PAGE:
Baltimore Gas and Electric Company has recently requested a monthly surcharge on gas customers to cover part of the cost of replacing old pipes ("BGE asks for monthly gas-bill surcharge," Aug. 2).
This in addition to a prior BGE filing in May for a rate increase and electric surcharge to accelerate work on its electrical infrastructure. That rate increase application quickly followed the previous increase granted in February.
While the merits of the pending rate proposals will be considered before the Public Service Commission, BGE customers who have not yet selected an alternate retail supplier can counter the impact of these increases and significantly reduce their utility bills by choosing a competitive retail supplier that offers lower rates than BGE's Standard Offer Service.
The Office of People's Counsel, which is the state office that represents the residential customer class before the PSC, maintains within its website a chart of competitive retail suppliers in each utility service area of Maryland. It shows 31 retail suppliers within the BGE electric service territory and 13 retail suppliers within the BGE gas territory as well as price comparisons and links to the retail suppliers customers can use to get further information and sign up with the competitive supplier.
Not all competitive suppliers rates are necessarily lower than BGE SOS rates. However, some are clearly much lower, and residential customers choosing an alternate supplier can realize significant savings on their utility bill.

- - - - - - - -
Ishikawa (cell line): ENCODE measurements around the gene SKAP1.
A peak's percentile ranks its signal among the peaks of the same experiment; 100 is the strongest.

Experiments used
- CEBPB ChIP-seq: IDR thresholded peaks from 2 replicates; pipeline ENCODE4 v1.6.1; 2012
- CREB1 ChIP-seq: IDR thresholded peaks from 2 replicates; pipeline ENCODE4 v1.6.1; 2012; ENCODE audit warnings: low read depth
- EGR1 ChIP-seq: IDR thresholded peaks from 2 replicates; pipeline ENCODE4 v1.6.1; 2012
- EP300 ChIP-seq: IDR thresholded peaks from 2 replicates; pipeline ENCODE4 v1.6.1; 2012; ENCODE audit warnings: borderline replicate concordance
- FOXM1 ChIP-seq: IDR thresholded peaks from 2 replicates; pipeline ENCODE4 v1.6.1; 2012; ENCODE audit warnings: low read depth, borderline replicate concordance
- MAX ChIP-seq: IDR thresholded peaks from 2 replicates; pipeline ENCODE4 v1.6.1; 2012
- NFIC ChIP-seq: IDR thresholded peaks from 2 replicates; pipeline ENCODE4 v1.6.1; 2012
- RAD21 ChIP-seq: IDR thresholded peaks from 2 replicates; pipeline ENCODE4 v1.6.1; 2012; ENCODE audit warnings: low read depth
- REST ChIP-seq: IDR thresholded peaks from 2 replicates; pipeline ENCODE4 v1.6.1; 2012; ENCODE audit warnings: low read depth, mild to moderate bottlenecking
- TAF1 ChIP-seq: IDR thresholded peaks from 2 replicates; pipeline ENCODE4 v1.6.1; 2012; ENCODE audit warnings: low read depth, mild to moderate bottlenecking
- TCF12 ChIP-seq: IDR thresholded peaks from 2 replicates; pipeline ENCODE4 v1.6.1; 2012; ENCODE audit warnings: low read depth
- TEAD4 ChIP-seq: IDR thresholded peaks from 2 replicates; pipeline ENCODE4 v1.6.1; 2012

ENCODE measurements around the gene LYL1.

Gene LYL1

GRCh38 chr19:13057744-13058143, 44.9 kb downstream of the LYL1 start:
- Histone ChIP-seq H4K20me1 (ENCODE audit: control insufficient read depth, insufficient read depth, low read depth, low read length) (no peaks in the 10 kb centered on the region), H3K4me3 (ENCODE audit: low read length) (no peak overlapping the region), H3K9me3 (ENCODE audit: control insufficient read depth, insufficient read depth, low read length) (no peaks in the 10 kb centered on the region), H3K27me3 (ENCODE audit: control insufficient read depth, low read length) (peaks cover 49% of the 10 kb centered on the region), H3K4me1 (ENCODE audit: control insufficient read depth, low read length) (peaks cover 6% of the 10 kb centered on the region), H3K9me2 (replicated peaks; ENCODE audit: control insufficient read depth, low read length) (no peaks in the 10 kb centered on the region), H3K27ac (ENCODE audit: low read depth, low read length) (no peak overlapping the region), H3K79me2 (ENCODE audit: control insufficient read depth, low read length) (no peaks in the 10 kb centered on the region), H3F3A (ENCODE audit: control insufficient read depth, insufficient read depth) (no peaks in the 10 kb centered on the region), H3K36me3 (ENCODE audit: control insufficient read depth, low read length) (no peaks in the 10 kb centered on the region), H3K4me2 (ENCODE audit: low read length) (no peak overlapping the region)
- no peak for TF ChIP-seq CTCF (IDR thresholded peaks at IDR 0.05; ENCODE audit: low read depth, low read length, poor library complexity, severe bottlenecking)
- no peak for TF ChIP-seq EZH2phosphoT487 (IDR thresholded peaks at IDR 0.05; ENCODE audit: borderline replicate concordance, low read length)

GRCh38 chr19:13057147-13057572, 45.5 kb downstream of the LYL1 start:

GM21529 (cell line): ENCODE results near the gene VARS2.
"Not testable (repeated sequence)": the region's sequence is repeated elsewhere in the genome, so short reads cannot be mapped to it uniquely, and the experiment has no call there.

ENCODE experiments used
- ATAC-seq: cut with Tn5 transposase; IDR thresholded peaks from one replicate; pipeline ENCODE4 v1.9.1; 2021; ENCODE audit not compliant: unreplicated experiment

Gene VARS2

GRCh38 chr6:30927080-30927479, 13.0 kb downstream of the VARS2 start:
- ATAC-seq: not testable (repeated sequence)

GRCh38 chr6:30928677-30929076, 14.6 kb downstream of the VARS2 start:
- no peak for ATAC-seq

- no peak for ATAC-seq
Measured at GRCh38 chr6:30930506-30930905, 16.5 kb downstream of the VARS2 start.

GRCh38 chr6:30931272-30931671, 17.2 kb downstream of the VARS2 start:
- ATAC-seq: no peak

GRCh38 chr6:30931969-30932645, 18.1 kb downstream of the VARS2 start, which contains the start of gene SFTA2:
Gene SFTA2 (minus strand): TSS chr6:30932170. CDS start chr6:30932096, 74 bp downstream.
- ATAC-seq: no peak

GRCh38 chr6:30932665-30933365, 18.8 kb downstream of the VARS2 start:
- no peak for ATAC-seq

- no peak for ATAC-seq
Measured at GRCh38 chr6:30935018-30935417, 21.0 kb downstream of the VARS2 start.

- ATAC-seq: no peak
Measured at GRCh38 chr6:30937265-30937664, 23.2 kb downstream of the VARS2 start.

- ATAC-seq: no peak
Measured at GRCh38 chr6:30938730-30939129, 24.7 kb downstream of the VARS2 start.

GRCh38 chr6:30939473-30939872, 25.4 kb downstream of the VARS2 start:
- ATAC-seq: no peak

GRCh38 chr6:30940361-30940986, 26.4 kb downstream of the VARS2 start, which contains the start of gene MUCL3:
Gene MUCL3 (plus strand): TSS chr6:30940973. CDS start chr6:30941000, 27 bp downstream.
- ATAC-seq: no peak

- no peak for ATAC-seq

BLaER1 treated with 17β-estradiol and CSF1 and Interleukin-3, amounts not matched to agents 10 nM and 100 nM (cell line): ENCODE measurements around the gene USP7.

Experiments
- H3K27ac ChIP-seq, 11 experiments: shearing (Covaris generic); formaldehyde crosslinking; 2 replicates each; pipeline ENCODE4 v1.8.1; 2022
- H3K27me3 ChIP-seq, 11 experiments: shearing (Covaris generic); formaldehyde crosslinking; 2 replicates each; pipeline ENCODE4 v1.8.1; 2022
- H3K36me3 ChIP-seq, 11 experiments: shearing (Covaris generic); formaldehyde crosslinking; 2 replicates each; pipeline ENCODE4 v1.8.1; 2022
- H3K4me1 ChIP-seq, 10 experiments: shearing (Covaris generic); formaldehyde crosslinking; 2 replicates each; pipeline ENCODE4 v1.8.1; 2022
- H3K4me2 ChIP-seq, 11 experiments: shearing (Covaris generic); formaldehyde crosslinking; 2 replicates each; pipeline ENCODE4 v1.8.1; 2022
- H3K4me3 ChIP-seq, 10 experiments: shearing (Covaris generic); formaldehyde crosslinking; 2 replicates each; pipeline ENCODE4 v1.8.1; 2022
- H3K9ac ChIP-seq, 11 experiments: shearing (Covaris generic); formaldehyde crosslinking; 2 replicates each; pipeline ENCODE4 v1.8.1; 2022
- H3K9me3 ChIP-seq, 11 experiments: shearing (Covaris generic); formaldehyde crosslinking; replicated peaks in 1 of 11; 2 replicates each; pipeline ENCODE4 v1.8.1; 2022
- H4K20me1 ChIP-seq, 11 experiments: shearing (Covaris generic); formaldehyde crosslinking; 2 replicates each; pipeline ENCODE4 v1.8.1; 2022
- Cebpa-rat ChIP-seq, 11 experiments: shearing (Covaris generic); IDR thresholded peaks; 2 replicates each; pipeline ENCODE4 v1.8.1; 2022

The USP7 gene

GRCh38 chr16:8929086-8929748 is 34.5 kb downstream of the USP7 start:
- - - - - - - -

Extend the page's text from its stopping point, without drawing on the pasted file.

For example, BGE electric SOS rates are .10445/ kWh until the end of September, then drop to .09726/kWh from October through May 2014.
By contrast, one of the competitive retail electric suppliers provides an even lower fixed rate of .0799 through July 2014 or a slightly lower rate of .0795 for a longer contract through May 2015.
This means that a customer who uses 1,000 kWh per month would pay for the electric supply portion of the bill $104.45 to BGE for each of the remaining summer months of 2013, and $97.26 per month from October 2013 through May 2014.
In contrast, that same customer using 1,000 kWh would pay $79.50 per month for electric supply under the May 2015 contract term, for a savings of $24.95 per 1000 kWh in each 2013 summer month and savings of $17.76 per 1000 kWh for each month between October 2013 through May 2014. For those customers with usage greater than 1,000 kWh, the actual dollar savings will correspondingly be higher.
The BGE rates will change beyond May 2014, but in all probability will still exceed the rate of .0795 locked in with the competitive supplier to May 2015.
Also, if one chooses an alternate supplier, BGE still is responsible for delivering the service, and the billing also remains the same with the supply charge included on the BGE bill. The supplier charge is specified on the BGE bill, and BGE bills also detail the customer charge per month paid to BGE as well as the distribution charges paid to BGE for delivering the service and other charges paid by all customers.
While residential customers choosing alternate suppliers has been increasing, the vast majority of customers have not switched from SOS service. It would be in customers' best interests to review the competitive suppliers to SOS, as several clearly provide much lower rates.
Choosing an appropriate retail supplier for those who have not already done so will enable residential customers the opportunity to decrease their total utility bills even during this period of rising distribution rates.
Joel Bright, Columbia